After church my grandmother collected the empty communion cups. Jenelle and I offered to help, sweetly stacking them one upon another, then settling them into the communion-cup holder. My grandmother collected the rest of the communion gear.
"It just looks like a box of juice to me," my sister Jenelle said skeptically, as my grandmother packed up the "communion wine." I couldn't argue with this. The box sported the unmistakable Welch's logo and I couldn't help wondering if Pauline had just taken this from her breakfast table earlier that day. Christ's blood was already losing cache in my eyes, so I focused instead on the communion bread. The bread had to be specially ordered from some mysterious warehouse, god's-special-warehouse-somewhere, and so was exotic and somewhat mystical. We followed my grandmother out to her car, all the while watching. Grandma placed the juice and the body of Christ in the back seat of her Chevy Impala and then went back into the church for a chat.
Jenelle and I quietly crawled into the car. We looked at each other. "You do it!" I urged. "We'll get in trouble," she said. "Just a little," I continued, hoping she would go first, just in case god poisoned us for eating him secretly. Jenelle pulled back the Reynolds's wrap surrounding Christ's body and took a little piece. It snapped off in her hand like a wafer and she tentatively put it on her tongue. "Ummmm," she said, "It's really good!" She seemed to be fine, so I decided to try a piece. It was powdery in my hand. I put it in my mouth. "It doesn't taste like anything", I said. Jenelle was already starting to eat more. It was forbidden, and it was the body of Christ. And it didn't kill us. That was sufficient reason to continue.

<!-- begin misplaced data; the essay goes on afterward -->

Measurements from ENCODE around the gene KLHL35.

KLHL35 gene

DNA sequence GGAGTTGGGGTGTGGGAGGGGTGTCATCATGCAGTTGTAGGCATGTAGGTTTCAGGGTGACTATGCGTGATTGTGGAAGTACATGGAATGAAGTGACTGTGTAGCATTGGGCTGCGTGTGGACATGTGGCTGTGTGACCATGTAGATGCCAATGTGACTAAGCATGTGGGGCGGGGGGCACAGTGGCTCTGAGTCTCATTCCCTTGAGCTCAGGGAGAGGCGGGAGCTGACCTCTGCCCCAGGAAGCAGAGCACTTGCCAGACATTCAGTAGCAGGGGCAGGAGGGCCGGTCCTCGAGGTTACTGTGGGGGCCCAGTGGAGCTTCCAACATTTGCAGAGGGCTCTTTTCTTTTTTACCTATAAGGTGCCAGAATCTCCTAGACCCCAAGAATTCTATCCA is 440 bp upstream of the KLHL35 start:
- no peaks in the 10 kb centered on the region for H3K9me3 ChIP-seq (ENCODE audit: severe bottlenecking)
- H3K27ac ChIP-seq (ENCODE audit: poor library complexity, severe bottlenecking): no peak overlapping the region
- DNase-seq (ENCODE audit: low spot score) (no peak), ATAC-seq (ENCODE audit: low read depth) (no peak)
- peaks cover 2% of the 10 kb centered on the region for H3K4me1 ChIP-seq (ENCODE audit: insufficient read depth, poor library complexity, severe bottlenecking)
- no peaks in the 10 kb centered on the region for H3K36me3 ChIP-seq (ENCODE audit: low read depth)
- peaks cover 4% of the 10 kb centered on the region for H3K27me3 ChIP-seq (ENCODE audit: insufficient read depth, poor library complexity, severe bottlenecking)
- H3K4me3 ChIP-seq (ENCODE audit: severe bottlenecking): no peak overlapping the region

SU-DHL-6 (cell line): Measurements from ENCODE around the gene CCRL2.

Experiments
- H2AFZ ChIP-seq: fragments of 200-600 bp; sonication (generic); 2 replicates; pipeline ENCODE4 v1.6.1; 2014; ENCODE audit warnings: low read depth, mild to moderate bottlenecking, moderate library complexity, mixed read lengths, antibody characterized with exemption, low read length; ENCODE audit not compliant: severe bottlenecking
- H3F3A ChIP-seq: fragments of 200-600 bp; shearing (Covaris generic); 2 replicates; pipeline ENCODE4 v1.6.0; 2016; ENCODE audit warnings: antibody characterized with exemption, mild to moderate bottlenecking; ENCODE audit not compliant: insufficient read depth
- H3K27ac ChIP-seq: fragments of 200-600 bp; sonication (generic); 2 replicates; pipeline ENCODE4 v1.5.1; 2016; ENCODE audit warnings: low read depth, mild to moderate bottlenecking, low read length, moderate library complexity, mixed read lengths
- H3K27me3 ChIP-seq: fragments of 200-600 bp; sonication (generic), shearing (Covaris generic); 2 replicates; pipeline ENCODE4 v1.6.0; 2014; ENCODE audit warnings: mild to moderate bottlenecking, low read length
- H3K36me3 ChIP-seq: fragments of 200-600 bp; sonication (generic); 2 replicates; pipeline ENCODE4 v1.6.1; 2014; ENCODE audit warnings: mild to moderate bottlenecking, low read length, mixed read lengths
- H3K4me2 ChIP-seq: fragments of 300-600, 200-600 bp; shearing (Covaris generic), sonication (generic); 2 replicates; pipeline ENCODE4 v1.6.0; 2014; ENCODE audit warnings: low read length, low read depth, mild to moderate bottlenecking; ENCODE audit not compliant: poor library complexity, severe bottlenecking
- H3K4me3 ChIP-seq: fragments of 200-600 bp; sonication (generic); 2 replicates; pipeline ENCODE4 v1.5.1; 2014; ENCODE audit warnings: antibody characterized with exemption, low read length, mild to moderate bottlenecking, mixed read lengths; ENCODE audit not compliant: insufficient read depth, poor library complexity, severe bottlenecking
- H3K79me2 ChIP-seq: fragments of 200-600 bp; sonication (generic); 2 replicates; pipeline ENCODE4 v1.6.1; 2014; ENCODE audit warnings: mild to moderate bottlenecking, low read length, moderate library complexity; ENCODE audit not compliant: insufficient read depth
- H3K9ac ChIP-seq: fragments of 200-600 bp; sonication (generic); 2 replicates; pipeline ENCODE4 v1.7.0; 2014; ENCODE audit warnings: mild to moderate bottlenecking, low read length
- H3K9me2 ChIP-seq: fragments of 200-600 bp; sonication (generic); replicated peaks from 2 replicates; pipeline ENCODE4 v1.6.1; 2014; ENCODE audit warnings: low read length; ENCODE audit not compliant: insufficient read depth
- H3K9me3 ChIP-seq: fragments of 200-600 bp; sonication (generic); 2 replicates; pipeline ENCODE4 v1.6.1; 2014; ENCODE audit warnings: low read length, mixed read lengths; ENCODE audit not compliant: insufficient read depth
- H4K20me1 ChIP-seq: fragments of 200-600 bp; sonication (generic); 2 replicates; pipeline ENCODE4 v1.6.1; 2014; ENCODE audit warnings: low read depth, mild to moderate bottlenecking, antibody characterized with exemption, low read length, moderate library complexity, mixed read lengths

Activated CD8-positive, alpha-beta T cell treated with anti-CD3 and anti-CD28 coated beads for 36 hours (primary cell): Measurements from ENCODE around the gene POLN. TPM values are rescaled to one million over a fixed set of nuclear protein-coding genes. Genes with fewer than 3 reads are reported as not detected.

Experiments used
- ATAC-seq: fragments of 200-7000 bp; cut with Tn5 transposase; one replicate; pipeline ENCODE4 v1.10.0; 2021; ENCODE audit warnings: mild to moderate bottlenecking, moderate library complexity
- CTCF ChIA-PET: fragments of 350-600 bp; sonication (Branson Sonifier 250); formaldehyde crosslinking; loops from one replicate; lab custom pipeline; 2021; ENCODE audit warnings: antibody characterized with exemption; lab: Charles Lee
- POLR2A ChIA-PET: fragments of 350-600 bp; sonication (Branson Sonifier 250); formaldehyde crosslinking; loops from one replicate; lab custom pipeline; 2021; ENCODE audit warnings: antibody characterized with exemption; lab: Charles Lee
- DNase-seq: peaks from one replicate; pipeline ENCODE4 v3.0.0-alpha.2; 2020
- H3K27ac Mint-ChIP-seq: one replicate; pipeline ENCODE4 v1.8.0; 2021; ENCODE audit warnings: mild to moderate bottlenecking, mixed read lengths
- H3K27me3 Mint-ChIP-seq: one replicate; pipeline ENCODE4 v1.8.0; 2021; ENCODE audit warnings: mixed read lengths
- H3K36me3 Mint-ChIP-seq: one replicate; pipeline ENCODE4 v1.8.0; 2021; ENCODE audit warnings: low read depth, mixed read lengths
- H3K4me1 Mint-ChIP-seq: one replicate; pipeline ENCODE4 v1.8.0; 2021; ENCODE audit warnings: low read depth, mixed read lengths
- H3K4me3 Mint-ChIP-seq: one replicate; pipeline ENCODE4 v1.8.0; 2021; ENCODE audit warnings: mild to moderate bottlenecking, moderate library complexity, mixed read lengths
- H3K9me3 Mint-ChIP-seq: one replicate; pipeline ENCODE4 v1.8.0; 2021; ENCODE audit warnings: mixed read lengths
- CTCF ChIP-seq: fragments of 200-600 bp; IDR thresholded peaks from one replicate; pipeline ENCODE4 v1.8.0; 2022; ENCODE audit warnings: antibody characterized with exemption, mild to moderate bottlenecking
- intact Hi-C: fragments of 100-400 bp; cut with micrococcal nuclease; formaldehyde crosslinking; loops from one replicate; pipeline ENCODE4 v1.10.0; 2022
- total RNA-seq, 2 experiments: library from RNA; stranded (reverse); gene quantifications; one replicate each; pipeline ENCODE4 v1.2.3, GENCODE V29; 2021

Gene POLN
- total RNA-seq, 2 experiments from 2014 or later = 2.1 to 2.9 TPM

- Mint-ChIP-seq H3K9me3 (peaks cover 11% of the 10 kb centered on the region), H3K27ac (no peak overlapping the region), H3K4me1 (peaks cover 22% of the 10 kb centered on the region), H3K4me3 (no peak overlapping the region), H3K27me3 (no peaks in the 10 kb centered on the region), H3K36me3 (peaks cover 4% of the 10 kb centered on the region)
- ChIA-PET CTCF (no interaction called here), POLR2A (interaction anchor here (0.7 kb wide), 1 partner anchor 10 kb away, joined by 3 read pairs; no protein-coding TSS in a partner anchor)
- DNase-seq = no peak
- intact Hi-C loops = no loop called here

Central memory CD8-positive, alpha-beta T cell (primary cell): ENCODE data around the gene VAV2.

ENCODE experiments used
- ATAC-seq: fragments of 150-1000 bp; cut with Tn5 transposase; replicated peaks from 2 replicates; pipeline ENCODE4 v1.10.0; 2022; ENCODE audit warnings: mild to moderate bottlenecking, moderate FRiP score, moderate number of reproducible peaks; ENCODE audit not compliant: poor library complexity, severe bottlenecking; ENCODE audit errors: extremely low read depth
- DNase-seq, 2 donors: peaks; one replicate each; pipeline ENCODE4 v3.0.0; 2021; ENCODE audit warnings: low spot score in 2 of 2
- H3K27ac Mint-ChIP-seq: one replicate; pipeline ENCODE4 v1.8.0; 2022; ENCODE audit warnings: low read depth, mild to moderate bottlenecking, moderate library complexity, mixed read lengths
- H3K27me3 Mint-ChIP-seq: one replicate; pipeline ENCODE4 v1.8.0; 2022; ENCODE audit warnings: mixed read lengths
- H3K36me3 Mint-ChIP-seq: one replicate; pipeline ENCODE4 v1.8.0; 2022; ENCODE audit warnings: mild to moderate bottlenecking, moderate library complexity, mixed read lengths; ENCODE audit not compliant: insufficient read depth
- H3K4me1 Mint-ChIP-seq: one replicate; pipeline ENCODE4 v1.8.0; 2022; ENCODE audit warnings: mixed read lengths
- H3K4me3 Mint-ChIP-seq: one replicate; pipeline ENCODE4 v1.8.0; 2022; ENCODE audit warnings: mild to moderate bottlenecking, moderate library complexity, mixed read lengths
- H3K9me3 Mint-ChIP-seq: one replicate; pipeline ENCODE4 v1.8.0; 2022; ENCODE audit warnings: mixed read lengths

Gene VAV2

By the time my grandmother came to the car, we had eaten more than half of Jesus' body and even slurped some of the Welch's to wash it down with. We had carefully wrapped up the remainder and were sitting piously in our seats, belching dramatic juice-burps, giggling because we had put something over on god.
I think I stopped believing in the power of god after that, because I went on to commit a rash of sins against the body of Christ. By the time I was eight, I had snuck into the tabernacle at the catholic school, licked the host and then replaced it, giggling the next day, as the priest blessed and passed it out. I got drunk on spoiled communion juice and even flavored the host in the tabernacle with hot pepper before replacing it. Some people say that these sins were minor infractions by children. I say that only a preacher's kid commits sins intentionally directed against Christ's body and blood.
about the author
Anonymous is a struggling artist / musician / writer / prospective-attorney who lives in New York. She is struggling because her rent is 3x what it was in Kentucky and because she actually lived through the events portrayed in this story. In fact, she is related to most of the characters.